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An art like nature: theatre environment as territory in Tim Spooner performances

An art like nature: theatre environment as territory in Tim Spooner performances

Bowes, Neil Simon ORCID: 0000-0002-9189-0322 (2022) An art like nature: theatre environment as territory in Tim Spooner performances. Journal of Contemporary Drama in English, 10 (1). pp. 1-15. ISSN 2195-0156 (Print), 2195-0164 (Online) (doi:

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Tim Spooner has described his practice as “an increasingly complex series of live performances centred on the revelation of life in material.”1 In this article, I consider this revelation as the precondition of a theatre ecology. Spooner stages a theatrical encounter between bodies and environments, in which distinctions between person-thing, subject-object, self-other no longer hold. Whilst there are evident parallels between this practice and posthumanist, or new-materialist philosophy, I shall describe Spooner’s theatre as 'artlike'. This article responds to two thematics outlined in the original call for papers for JCDE 2021: “eco-spaces” and “eco-aesthetics.” The argument runs: 1) an ecological space is the result of an ecological aesthetics; theatre is considered fundamentally social, political in significance; art is fundamentally ecological in significance; 2) ecocritical theatre and theatre ecology are categorically distinct: in ecocriticism, political, social, and cultural concerns mediate a concern for nature; in a theatre ecology nature is reconstructed virtually; 3) ecocriticism stages a recognition of an ecological crisis in social terms; theatre ecology stages a revelation of an environment; 4) against theatre, there is legislation; 5) a theatre ecology extends the juxtapositional logic of political ecology: this is a false start and ill-timed. The argument leads to a reconstruction of three gestures drawn from three of Spooner’s performances. In these gestures, theatre is rendered artlike. The exposition describes Spooner’s practice in terms of embodiment and occupation, before considering how the ecological implications of an artlike theatre are, firstly and finally, ethical.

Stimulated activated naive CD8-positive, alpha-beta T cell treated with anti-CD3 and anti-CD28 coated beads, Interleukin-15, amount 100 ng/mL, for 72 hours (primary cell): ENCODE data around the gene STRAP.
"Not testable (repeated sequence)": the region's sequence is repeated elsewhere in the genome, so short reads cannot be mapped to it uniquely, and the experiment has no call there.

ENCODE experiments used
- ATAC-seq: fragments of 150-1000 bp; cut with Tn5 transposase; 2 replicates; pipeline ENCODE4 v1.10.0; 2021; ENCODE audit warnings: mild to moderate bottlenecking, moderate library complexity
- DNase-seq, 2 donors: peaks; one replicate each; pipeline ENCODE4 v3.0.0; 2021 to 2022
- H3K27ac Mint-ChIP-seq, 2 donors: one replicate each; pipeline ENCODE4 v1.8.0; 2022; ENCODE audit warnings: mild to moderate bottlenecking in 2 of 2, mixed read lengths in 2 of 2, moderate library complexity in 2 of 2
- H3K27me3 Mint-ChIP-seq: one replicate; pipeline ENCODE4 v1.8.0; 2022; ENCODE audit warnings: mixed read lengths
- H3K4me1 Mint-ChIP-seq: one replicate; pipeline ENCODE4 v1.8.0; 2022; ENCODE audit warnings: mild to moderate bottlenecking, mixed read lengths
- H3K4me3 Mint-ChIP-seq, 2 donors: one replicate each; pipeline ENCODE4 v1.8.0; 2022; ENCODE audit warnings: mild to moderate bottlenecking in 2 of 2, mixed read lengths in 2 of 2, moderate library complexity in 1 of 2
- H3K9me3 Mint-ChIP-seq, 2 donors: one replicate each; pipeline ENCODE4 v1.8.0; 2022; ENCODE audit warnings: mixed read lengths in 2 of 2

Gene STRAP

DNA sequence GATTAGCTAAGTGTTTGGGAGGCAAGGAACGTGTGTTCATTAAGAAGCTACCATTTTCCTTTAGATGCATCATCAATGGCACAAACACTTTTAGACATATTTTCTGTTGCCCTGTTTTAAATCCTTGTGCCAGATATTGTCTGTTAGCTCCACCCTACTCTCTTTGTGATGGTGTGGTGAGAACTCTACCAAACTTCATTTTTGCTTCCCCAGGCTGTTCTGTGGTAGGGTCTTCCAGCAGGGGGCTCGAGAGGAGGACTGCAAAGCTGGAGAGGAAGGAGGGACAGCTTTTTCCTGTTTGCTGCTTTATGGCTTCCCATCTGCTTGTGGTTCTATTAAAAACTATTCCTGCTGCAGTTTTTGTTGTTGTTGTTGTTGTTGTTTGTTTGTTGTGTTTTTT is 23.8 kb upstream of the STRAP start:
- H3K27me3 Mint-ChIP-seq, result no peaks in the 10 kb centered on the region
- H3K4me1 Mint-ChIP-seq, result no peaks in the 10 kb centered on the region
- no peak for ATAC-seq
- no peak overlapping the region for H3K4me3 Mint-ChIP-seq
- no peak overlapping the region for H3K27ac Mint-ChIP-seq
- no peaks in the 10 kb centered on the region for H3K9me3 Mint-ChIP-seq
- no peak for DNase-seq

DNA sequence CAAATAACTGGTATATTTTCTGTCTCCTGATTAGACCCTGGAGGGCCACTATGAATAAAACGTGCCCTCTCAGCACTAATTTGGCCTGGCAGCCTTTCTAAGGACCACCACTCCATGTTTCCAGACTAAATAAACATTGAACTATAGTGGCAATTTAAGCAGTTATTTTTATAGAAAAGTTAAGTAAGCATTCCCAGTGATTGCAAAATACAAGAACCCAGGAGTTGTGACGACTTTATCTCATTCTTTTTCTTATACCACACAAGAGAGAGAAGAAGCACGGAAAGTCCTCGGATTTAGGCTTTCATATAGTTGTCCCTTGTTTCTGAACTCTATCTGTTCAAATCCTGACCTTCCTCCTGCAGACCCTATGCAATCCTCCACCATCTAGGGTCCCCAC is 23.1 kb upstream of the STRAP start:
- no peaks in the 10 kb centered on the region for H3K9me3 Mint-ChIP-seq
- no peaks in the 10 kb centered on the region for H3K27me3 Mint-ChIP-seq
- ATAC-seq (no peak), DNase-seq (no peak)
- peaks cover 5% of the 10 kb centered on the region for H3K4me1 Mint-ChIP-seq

Item Type: Article
Additional Information: Special Issue: Critical Theatre Ecologies
Uncontrolled Keywords: Tim Spooner; Baruch Spinoza; Gilles Deleuze; occupation; territory
Subjects: G Geography. Anthropology. Recreation > GF Human ecology. Anthropogeography
P Language and Literature > PN Literature (General) > PN2000 Dramatic representation. The Theater
Faculty / School / Research Centre / Research Group: Faculty of Liberal Arts & Sciences
Faculty of Liberal Arts & Sciences > Drama, Theatre & Performance (DTP)
Faculty of Liberal Arts & Sciences > School of Humanities & Social Sciences (HSS)
Last Modified: 18 May 2022 14:16

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